In those days, horse racing was one of the most important sporting activities where even Malay businessmen and Chinese “towkays” owned horses. W.J. Chater in “Sarawak Long Ago” said that it was so popular that even the Sultan of Johor was so impressed by the activity that had taken root in Kuching that in 1902 he sent his own pony “Hercules” which won the “Towkays’ Cup” easily.
He wrote: “Running in the class for Australian and Indian ponies, it easily won the Towkays’ Cup on the first day and the Sarawak Civil service cup, presented by the Rajah, by eight lengths on the second day.”
Racing was first introduced by Charles 1880 at the present Jalan Lumba Kuda encompassing a large area covering a one and a one-and-a-third mile long course within the Padungan and William Tan roads.
Brooke’s officers were encouraged by this development because many of them came from Charles’ countryside home of Devon where horse riding was a popular recreation. Kuching’s Racing Club was only second in South East Asia to the Singapore Sporting Club — later renamed the Singapore Turf Club on October 4, 1842.
By 1890 the Rajah initiated the initial three-day Kuching Annual Racing Regatta using ponies from Sabah and Sulu which were purchased at a price of $50.
In this Regatta, a Chinese businessman Soon Seng’s pony Roman Candle ridden by the commandant of the Sarawak Rangers, Major Day, scored a double.
One of the Sabah ponies named “Polo” which was full of stamina won five races. As local interest grew, the Rajah began to introduce horses and ponies from Australia and India for all types and classes of horse and pony races.
Two years later in 1892, four Kuching Malay businessmen owned their own horses.
Later in 1908, the Sabah Turf Club which was influenced by the development in Sarawak, held its first organised Race Meeting at the Jesselton Turf Club.
Charles rode up to the age of 84 and in 1911 lost an eye during a hunting accident forcing him to wear a glass eye.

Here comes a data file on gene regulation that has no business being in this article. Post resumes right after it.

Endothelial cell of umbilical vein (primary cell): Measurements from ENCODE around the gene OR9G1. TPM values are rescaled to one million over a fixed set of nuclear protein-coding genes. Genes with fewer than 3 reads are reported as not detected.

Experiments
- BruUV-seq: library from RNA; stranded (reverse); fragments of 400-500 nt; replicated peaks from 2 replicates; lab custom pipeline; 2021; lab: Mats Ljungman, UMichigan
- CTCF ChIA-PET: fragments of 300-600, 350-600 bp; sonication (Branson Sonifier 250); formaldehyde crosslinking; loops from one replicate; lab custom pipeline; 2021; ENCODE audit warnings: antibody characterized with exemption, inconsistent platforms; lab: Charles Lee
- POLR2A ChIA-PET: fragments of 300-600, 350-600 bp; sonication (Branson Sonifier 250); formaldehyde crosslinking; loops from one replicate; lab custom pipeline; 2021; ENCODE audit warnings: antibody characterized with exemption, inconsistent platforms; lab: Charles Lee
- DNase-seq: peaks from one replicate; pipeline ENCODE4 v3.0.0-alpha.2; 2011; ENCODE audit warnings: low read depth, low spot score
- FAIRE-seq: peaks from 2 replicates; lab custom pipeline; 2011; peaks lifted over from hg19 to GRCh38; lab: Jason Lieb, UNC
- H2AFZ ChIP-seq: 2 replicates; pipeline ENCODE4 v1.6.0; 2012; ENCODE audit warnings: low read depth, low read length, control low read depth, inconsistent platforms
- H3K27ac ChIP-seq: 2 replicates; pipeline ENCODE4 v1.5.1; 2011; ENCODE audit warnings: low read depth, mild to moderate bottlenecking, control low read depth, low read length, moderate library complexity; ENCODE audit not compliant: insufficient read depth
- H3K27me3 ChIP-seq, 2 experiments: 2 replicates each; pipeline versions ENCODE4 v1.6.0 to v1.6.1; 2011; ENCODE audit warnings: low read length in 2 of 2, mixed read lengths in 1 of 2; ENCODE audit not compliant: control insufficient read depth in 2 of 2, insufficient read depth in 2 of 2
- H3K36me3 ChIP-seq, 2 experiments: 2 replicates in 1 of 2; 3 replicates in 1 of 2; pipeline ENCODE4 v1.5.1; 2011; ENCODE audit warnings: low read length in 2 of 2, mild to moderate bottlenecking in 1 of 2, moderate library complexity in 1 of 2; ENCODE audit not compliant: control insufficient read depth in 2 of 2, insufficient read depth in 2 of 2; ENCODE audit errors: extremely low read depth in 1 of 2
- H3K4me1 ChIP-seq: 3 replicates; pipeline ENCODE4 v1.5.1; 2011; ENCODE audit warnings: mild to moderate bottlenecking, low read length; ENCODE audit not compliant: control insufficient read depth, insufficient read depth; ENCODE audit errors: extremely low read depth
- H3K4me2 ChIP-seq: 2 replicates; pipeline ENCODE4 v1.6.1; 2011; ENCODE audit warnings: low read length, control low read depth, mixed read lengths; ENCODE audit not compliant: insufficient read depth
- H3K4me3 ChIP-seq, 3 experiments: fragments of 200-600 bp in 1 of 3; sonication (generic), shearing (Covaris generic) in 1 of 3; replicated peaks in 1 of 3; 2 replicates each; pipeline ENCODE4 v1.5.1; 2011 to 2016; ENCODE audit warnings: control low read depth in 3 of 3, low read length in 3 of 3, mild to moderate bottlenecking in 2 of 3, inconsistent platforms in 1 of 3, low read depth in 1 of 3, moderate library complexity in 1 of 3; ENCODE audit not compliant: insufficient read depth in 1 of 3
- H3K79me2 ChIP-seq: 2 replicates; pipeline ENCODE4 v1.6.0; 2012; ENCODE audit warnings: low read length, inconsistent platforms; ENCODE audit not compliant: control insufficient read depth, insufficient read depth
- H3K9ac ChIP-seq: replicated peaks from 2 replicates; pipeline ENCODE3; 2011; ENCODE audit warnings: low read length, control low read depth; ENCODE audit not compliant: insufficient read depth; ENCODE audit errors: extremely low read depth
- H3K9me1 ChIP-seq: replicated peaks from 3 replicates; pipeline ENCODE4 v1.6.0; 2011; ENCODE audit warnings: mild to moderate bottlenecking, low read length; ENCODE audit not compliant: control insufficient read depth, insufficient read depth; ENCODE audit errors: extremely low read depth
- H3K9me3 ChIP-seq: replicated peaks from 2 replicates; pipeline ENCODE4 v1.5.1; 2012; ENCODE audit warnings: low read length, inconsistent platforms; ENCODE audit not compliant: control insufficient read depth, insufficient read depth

In 1924, seven years after the demise of Rajah Charles, the Sarawak Turf Club was established simultaneously with the Singapore Turf club. Except for a brief period during the First World War in 1914 and 1921 when racing was suspended, racing took off until the relocation of the Sarawak Turf Club to the 8th mile Kuching-Serian road.
Two years ago, the State Information Department, in collaboration with Lumba Kuda 1 Malaysia Community, said it planned to set up a gallery or garden to commemorate horses that once participated in races at the area.
According to its director, Abang Sardon Abang Hashim, the plan is in order to recall the history of the Lumba Kuda area where horse races were held during weekends.
He said: “SK Lumba Kuda is a school located in a city centre and in the past it was known with horse racing activities. Hence, this is one of the reasons why our department adopted this school as we wanted to focus and highlight its history. We want our children now to know that this place was once a landmark for the people of Kuching.”
He also noted that there was not a single horse statue in Kuching and if possible, SK Lumba Kuda should take the initiative to adopt a horse as the school’s mascot, especially during the school’s sports day,” he said.
He also pointed out that the department will cooperate with the Lumba Kuda 1 Malaysia Community to collect old photographs of the horse races and old jockey jerseys and other items.
“After we have collected all these historical items, people will know that once upon a time this school area was famous and well known with its popular activity among the people of Kuching,” he added. Abang Sardon added that the school adoption is also an effort to share knowledge in terms of reading materials and latest information about the state and the country to the school.